Q&A With Ken Ruettgers

This weekend's honorary captain for the game against the Detroit Lions, Ken Ruettgers, took some time to answer questions about his career and current left tackle Chad Clifton.

In case you haven't seen it yet, check out my weekly column on the Green Bay Packers. This week's piece focuses on former offensive tackle Ken Ruettgers.

The similarities between what the Packers are going through in 2010 with Chad Clifton at left tackle and what they went through the last time they won the Super Bowl in 1996 with Ruettgers are almost uncanny.

There was a ton of material that never made the column. Here's a sampling...

Q: Take me back to retirement decision.

Ken Ruettgers: I had a routine scope on that knee, which was probably my fourth or fifth scope on that knee in the offseason and had a tough time getting back to full speed. And so I let Mike Holmgren and Ron Wolf know at the beginning of the season that I don't think that I can make it. And the they said, 'Let's put you on the Physically Unable to Perform List and we'd love to have you.'

And I said, 'Well, I'd love to too, but I just want to be honest with you and say this thing's killing.'

They went in originally to work on the outside, the lateral side. When I got out of surgery it was the medial side that was bugging me. So I went in and had another scope to see if they could find that. And I got about 85% of the way back. It was very painful just to walk around, climb stairs, just to get through pre-game warm-up. So I played a little bit here and there, and I feel like I managed that. But then starting against Dallas on Monday Night, I needed crutches just to get off the field at the end, it was just hurting so bad. And I still couldn't crest back over that 85% and with more more pounding, more abuse, it was even going the other way. It was getting worse. At that point, it was like, it ain't gonna happen. It's not going to happen, so instead of wasting people's time, energy and money, it was time to go.

I would have liked to have played another two or three years had I been healthy enough to do so.

Q: Any remorse that you could have played in that Super Bowl?

K.R.: No. And that's what made it … it really wasn't even the decision. It was kind of like the writing's on the wall. Read it and own it, and save everybody else … the writing was on the wall.

If that was the decision, it would have been easier to say, 'Yeah.' But just from a performance and the trend and the way it was going, it wasn't going to happen.

Q: Would you have considered backing up John Michels if you were healthy?

K.R.: Yeah, but I was a team player. I always wanted to start every game I could. Those decisions aren't … that's a coach's decision. I've always tried to be a  coachable player, even when I didn't agree that wasn't my position to make that decision. So yeah, I would have.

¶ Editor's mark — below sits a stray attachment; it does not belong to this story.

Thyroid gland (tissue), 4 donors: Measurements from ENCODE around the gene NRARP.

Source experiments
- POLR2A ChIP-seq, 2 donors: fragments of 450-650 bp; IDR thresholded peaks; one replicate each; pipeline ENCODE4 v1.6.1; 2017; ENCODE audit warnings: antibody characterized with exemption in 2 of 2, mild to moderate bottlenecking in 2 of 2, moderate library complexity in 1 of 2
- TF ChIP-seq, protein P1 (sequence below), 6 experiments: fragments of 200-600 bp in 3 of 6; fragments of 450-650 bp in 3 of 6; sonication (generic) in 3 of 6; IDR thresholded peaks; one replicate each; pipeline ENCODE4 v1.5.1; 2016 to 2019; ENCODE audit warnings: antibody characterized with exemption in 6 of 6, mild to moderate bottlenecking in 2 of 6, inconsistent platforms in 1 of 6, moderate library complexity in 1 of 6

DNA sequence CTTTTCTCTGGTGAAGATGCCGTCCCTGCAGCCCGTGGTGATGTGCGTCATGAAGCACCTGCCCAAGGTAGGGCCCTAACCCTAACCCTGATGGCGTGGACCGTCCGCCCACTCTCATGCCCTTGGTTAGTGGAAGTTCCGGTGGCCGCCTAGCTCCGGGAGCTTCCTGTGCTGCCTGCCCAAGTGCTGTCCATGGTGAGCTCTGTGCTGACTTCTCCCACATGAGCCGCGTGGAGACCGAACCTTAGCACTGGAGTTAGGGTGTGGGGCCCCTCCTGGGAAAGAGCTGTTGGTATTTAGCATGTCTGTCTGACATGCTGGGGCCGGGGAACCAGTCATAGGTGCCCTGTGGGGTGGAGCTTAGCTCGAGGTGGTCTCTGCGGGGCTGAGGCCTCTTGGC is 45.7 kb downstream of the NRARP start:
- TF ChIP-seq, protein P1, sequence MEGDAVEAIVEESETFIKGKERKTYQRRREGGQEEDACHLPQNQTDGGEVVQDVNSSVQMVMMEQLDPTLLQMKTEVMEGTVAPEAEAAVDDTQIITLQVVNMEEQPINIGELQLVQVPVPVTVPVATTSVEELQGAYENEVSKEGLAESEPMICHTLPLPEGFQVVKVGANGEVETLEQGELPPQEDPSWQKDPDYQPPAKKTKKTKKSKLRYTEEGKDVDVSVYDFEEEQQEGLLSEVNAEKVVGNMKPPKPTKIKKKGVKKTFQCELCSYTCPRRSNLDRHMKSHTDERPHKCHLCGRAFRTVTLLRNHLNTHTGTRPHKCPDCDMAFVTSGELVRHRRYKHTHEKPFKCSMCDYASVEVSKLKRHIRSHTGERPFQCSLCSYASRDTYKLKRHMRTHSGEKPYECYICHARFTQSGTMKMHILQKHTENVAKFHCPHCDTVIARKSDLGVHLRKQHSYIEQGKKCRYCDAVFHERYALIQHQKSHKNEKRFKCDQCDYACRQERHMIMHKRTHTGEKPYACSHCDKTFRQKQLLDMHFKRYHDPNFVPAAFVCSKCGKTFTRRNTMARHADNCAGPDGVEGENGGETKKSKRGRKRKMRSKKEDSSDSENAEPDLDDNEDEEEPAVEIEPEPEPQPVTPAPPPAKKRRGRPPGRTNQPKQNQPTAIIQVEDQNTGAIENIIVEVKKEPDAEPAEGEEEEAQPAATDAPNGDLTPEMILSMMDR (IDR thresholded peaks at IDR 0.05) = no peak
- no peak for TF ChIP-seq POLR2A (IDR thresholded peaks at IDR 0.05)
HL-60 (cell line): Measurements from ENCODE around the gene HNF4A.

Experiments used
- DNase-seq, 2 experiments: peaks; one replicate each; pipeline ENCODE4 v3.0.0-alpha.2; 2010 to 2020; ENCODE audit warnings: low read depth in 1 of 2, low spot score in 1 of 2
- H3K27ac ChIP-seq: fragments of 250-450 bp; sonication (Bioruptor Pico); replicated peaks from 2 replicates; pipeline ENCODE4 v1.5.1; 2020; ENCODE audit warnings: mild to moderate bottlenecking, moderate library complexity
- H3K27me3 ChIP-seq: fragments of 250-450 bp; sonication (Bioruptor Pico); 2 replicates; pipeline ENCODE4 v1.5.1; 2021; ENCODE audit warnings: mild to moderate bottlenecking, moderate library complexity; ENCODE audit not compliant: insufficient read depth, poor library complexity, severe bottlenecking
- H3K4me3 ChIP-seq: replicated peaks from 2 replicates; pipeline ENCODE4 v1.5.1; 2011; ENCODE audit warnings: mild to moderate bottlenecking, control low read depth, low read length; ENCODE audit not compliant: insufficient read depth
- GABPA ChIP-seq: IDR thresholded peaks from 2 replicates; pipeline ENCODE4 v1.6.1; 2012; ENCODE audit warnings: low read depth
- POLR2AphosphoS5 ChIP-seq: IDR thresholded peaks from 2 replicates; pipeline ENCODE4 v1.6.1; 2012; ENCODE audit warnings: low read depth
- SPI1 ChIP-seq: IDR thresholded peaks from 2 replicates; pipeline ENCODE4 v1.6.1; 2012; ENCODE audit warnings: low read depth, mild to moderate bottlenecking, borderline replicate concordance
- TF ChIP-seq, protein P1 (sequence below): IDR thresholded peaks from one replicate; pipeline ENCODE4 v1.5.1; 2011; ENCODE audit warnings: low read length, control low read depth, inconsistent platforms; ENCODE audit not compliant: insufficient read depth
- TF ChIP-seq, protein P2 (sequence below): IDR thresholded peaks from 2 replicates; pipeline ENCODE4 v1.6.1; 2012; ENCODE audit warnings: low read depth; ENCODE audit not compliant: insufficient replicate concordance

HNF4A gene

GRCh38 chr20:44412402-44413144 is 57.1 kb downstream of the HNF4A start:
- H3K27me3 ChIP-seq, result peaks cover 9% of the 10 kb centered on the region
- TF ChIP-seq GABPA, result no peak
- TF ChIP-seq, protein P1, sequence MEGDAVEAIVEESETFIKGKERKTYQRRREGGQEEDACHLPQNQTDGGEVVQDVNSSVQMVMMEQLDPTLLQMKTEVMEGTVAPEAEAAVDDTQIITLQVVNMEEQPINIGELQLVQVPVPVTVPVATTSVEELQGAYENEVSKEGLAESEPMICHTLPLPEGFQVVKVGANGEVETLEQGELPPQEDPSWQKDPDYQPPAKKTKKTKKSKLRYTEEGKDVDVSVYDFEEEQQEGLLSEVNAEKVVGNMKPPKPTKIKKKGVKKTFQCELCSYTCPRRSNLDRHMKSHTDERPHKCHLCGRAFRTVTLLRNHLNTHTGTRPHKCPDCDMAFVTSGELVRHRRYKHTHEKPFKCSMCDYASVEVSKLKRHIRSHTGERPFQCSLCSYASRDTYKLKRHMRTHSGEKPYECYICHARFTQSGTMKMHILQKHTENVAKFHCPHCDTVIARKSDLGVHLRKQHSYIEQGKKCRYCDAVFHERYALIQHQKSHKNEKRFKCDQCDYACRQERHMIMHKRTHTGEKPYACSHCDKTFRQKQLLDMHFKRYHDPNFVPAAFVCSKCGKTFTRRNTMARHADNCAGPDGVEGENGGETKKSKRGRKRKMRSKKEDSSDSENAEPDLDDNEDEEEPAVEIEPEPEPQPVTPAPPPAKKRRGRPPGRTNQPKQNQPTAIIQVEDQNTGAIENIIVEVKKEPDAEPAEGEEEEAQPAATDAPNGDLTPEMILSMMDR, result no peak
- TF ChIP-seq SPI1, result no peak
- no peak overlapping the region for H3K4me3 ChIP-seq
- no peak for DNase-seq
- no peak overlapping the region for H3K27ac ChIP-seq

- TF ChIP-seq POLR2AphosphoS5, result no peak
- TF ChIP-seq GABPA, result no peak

One of the reasons why I hated … It's hard for a first-year, especially left tackle, but a first-year player of any position to play of the experience level of a guy that's been around for 10 years.

I guess that I felt that I left John a little bit in the lurch on that as well as the team, but again, when you're hurt you're hurt. If you can't go, you can't go.

Eventually after I retired I went in and got another scope after the season and had trouble with that one. I almost had to have a knee replacement. I had the scope like in the spring of '96 and I had swelling, which ended up they drained drained it and there was a lot of blood in there. And so the doctor said, how many injections have you had? I said, 'Well, I've had a few.' He goes, 'Well, you probably already have your limit.' I said, 'Well, look, I'm 35-years old. If it's between getting another injection and getting a knee replacement, give me an injection.' And that was able to do the trick, at least to get around.

So it was pretty bad. I don't know what Clifton's extent of his injury … I don't know if it's a chronic thing or it's a recoverable thing or what.

Q: Is there any sort of swallowing your pride when it comes to giving way to somebody younger?

Oh yeah, absolutely … I would guess he'd want to keep playing, otherwise he wouldn't be out there. I mean, if he's had other issues and stuff, those would be like … Well, I had some other issues too over the years, but those weren't the things that were keeping me from playing.

A lot of times, I talk to players and it's like that one little spot. I think one of the hardest things it's that one little spot. You're like, 'I feel good everywhere else except that one quarter-size spot on this one body part and it just doesn't make sense that I've overcome everything else and I can't overcome this.'

Because part of a career that Clifton's enjoying right now, over the years he's been able to overcome that. So I think part of it is, any player: 'I've worked hard, I've overcome in rhe past, I've always figured out a way to get it done, and there's got to be a way to get this done.' And you work hard to figure out that way to get it done until you can't get it done.

Q: Is there any credence to Clifton giving it one last shot? Giving it is all for one last opportunity to win Super Bowl?

K.R.: Oh yeah. I mean, I hated to be faced with the situation I was in because I knew in my heart we were going and winning the Super Bowl that year. You can just feel it, you know?

What we used to say, I'm sure it's the same attitude today, is play as long as you can and make them rip the jersey off your back.

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Comments (2)

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dgtalmn's picture

October 01, 2010 at 12:25 pm

Anyone know if the Packers gave him a ring?

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Brian Carriveau's picture

October 01, 2010 at 12:25 pm

Yes, Ruettgers has a ring.

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